Political Christianity: A Contextual Analysis

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In this paper, an attempt is made to assess the relative importance of individual attributes and congregational-level contextual variables in explaining support for New Christian Right figures and for the Republican party. Using data gathered from 14 rural midwestern churches, the analysis suggests the following: (1) contextual effects are important and often are stronger than the effects of individual-level variables; (2) the unique effects of contextual-level variables are occasionally negative, suggesting that simple social learning models of contextual effects may be inadequate; and (3) contextual effects are likely to be weaker at simpler levels of conceptualization.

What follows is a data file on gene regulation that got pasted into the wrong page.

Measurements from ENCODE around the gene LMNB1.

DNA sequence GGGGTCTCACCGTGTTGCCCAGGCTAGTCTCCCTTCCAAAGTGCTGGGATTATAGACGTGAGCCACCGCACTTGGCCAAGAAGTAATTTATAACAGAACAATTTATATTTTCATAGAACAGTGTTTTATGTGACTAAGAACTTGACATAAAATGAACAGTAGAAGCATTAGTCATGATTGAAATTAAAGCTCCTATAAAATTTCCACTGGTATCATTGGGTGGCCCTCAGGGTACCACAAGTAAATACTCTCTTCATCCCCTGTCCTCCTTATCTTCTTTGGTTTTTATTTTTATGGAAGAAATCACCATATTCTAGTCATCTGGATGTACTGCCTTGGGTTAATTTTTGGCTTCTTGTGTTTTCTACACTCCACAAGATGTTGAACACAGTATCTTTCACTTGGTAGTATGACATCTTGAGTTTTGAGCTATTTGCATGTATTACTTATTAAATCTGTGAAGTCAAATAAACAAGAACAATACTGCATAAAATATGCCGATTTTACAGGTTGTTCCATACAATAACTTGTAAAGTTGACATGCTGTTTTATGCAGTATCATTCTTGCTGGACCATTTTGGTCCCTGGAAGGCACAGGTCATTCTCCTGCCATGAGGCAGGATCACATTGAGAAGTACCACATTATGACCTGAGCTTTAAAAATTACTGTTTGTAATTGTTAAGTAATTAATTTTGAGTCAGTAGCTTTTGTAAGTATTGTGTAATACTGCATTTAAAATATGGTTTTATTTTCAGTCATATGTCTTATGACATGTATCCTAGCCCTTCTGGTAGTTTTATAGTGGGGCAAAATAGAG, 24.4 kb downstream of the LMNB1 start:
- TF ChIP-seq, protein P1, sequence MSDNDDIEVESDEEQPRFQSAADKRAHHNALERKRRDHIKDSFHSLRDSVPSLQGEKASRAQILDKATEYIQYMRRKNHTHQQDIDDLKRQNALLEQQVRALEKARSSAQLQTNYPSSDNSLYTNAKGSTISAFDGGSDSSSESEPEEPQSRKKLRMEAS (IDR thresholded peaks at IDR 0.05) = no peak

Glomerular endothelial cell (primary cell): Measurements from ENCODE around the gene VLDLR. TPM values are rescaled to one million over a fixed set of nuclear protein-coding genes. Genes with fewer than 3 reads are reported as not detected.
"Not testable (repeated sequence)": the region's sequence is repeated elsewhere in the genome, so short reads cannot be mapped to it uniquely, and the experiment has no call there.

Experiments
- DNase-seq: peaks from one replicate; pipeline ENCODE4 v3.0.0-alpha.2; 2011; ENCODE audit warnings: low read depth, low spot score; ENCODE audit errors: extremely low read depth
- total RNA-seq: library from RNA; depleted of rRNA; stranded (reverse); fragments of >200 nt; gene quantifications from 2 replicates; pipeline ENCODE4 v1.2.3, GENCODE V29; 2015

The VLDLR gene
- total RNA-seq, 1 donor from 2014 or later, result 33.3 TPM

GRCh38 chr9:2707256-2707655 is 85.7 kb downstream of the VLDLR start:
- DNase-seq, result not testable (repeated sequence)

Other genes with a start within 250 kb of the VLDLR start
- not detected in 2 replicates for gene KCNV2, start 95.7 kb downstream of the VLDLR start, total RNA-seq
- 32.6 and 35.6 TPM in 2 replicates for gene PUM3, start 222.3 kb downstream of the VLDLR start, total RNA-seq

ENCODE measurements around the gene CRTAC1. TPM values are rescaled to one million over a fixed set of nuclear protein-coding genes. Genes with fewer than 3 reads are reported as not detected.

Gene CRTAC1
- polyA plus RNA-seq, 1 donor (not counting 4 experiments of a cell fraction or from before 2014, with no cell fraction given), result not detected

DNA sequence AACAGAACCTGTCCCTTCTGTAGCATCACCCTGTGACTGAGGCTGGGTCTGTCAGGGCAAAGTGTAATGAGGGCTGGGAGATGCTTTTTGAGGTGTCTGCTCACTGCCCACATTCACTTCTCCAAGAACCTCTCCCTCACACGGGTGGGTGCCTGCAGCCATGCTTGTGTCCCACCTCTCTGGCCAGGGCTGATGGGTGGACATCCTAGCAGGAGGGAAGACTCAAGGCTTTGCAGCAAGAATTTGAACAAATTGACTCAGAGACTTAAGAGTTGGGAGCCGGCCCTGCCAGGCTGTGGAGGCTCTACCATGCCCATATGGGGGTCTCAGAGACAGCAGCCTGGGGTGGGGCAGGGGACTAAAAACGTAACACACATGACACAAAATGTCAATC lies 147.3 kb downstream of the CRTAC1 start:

American Politics | Christianity | Community-Based Research | Political Science | Religion

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